Rhode Island recently reported its first two cases of a mosquito-transmitted disease, Chikungunya. The virus has been spreading in the Caribbean and several cases have been documented in the U.S. during the last few months. As we prepare for West Nile and Eastern Equine Encephalitis (EEE) season, it’s important to also be aware of the Chikungunya virus.
We spoke with our infectious diseases expert, Leonard Mermel, DO, medical director of the department of epidemiology and infection control at Rhode Island Hospital, about this virus.
Here’s what he had to say:
Do we need to be worried about Chikungunya here in New England, and if so, what can we do to protect ourselves?
The mosquito that transmits this virus is not normally found in this area. If you’re planning to travel to the Caribbean, you should check the Centers for Disease Control and Prevention (CDC) website to find out where it is spreading. This way you can be prepared and take appropriate insect repellent for skin, and consider treating clothes with permethrin, depending on your expected level of exposure to mosquitoes.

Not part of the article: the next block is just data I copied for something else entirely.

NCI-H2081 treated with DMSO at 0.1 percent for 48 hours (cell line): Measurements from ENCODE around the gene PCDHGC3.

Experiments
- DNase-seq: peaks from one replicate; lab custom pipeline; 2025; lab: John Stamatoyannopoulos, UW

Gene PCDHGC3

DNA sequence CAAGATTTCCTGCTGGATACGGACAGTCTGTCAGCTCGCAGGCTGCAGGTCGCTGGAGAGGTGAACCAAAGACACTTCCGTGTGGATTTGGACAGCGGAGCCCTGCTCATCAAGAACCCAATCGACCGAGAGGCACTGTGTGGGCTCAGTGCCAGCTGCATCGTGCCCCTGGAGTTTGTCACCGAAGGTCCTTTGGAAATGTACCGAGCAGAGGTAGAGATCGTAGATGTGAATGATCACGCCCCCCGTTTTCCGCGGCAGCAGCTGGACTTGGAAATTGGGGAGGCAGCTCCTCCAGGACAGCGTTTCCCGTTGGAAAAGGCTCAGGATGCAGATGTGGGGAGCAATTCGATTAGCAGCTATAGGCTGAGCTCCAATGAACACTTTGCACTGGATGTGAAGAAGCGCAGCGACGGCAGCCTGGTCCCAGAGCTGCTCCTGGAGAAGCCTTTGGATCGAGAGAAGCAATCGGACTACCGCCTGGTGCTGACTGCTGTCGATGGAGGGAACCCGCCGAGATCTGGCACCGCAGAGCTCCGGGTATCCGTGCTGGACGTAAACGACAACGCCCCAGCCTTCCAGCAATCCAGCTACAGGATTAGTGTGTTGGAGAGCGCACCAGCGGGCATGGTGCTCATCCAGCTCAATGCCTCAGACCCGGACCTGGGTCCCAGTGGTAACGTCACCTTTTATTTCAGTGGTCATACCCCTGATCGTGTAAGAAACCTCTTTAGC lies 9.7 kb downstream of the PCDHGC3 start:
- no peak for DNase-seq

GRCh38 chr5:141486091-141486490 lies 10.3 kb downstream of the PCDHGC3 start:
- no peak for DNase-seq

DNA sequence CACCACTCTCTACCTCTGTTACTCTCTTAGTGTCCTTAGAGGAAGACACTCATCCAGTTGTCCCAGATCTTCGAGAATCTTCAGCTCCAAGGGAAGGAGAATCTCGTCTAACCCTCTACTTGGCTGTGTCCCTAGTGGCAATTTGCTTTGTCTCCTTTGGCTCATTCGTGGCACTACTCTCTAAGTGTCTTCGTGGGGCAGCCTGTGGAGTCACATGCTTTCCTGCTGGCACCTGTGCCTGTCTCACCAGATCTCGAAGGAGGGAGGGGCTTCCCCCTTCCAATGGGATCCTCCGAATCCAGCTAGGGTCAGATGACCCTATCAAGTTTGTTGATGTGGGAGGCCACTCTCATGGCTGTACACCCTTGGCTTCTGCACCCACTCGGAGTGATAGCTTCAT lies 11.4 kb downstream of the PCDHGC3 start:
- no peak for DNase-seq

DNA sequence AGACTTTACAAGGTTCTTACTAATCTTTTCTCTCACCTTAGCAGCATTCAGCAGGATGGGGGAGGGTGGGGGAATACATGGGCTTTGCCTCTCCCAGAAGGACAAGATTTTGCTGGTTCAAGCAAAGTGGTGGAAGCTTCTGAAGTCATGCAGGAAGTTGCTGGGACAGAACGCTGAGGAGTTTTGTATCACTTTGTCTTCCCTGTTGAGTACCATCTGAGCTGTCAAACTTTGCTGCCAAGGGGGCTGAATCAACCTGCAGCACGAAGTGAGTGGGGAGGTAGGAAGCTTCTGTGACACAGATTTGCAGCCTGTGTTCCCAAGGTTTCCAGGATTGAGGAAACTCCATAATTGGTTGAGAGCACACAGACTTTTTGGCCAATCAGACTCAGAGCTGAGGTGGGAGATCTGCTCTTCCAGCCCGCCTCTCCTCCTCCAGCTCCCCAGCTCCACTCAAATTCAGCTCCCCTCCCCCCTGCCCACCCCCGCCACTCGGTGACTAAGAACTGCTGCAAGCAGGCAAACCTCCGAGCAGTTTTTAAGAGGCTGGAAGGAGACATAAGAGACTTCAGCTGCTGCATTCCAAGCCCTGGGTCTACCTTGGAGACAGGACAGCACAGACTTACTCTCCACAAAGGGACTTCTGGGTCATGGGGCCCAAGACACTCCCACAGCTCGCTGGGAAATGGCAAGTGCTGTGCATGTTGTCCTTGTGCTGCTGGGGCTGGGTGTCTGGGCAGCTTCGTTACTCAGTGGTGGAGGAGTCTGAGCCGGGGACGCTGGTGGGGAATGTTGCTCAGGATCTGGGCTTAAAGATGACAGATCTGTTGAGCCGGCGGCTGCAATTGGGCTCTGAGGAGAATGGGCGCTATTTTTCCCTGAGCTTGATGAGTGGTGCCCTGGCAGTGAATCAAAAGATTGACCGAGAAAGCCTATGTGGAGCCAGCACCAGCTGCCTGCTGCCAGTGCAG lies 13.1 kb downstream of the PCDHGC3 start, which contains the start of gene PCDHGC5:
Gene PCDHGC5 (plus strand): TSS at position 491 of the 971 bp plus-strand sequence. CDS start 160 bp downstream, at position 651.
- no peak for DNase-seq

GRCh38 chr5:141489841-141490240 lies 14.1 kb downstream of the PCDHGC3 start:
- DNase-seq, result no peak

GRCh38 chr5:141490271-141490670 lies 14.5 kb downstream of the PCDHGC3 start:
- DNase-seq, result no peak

What are the signs and symptoms of Chikunguna? Is it fatal?
It is rarely fatal, but there are a few symptoms associated with Chikungunya, such as bilateral joint pains (i.e., usually symmetric on both sides of body) and high fever. It also can be associated with widespread rash and non-specific symptoms such as nausea, fatigue and muscle aches. Muscle and joint pains can last for a long time, particularly in older people.
Can it be treated at home, or should we go to our doctor or the emergency department if we start showing any of the symptoms?
This really depends on the person and the severity of symptoms. If your symptoms are getting worse, then you should seek medical attention. Researchers are working on a vaccine for this illness, but none are FDA approved at the present time.
For more information on Chikungunya, visit the CDC website http://www.cdc.gov/chikungunya/